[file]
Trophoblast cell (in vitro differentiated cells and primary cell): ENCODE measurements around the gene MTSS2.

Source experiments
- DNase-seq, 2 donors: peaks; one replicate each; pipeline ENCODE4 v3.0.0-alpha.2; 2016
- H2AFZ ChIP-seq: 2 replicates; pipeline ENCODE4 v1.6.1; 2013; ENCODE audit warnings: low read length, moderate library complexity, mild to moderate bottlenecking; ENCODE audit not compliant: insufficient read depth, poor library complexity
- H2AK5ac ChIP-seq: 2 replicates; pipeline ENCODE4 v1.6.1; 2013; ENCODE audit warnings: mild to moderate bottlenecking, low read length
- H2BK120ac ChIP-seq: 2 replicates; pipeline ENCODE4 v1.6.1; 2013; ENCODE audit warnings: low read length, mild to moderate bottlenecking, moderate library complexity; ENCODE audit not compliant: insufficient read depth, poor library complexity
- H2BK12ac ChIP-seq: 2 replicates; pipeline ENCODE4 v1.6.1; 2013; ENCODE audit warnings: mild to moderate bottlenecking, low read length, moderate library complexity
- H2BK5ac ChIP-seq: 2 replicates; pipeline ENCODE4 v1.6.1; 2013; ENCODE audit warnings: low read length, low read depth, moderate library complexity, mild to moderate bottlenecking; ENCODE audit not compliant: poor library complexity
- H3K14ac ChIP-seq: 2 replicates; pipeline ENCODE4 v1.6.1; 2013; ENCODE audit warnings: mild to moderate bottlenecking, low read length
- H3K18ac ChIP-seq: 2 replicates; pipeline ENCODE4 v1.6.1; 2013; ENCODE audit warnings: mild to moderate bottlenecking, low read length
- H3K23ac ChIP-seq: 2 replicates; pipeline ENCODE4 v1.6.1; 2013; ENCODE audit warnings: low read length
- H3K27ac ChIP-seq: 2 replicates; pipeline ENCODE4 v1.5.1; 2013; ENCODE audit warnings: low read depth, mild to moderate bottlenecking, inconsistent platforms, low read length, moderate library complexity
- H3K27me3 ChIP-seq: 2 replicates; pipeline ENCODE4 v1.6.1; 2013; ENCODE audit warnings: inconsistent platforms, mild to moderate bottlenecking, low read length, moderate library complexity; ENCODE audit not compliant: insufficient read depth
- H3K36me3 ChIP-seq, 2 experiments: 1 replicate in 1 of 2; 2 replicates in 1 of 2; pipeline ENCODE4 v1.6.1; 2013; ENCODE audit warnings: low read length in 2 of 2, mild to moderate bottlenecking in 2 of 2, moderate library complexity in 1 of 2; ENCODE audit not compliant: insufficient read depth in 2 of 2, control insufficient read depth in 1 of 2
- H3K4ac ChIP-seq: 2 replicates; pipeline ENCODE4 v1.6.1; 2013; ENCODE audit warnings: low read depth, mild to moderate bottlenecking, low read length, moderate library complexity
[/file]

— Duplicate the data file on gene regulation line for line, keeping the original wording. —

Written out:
Trophoblast cell (in vitro differentiated cells and primary cell): ENCODE measurements around the gene MTSS2.

Source experiments
- DNase-seq, 2 donors: peaks; one replicate each; pipeline ENCODE4 v3.0.0-alpha.2; 2016
- H2AFZ ChIP-seq: 2 replicates; pipeline ENCODE4 v1.6.1; 2013; ENCODE audit warnings: low read length, moderate library complexity, mild to moderate bottlenecking; ENCODE audit not compliant: insufficient read depth, poor library complexity
- H2AK5ac ChIP-seq: 2 replicates; pipeline ENCODE4 v1.6.1; 2013; ENCODE audit warnings: mild to moderate bottlenecking, low read length
- H2BK120ac ChIP-seq: 2 replicates; pipeline ENCODE4 v1.6.1; 2013; ENCODE audit warnings: low read length, mild to moderate bottlenecking, moderate library complexity; ENCODE audit not compliant: insufficient read depth, poor library complexity
- H2BK12ac ChIP-seq: 2 replicates; pipeline ENCODE4 v1.6.1; 2013; ENCODE audit warnings: mild to moderate bottlenecking, low read length, moderate library complexity
- H2BK5ac ChIP-seq: 2 replicates; pipeline ENCODE4 v1.6.1; 2013; ENCODE audit warnings: low read length, low read depth, moderate library complexity, mild to moderate bottlenecking; ENCODE audit not compliant: poor library complexity
- H3K14ac ChIP-seq: 2 replicates; pipeline ENCODE4 v1.6.1; 2013; ENCODE audit warnings: mild to moderate bottlenecking, low read length
- H3K18ac ChIP-seq: 2 replicates; pipeline ENCODE4 v1.6.1; 2013; ENCODE audit warnings: mild to moderate bottlenecking, low read length
- H3K23ac ChIP-seq: 2 replicates; pipeline ENCODE4 v1.6.1; 2013; ENCODE audit warnings: low read length
- H3K27ac ChIP-seq: 2 replicates; pipeline ENCODE4 v1.5.1; 2013; ENCODE audit warnings: low read depth, mild to moderate bottlenecking, inconsistent platforms, low read length, moderate library complexity
- H3K27me3 ChIP-seq: 2 replicates; pipeline ENCODE4 v1.6.1; 2013; ENCODE audit warnings: inconsistent platforms, mild to moderate bottlenecking, low read length, moderate library complexity; ENCODE audit not compliant: insufficient read depth
- H3K36me3 ChIP-seq, 2 experiments: 1 replicate in 1 of 2; 2 replicates in 1 of 2; pipeline ENCODE4 v1.6.1; 2013; ENCODE audit warnings: low read length in 2 of 2, mild to moderate bottlenecking in 2 of 2, moderate library complexity in 1 of 2; ENCODE audit not compliant: insufficient read depth in 2 of 2, control insufficient read depth in 1 of 2
- H3K4ac ChIP-seq: 2 replicates; pipeline ENCODE4 v1.6.1; 2013; ENCODE audit warnings: low read depth, mild to moderate bottlenecking, low read length, moderate library complexity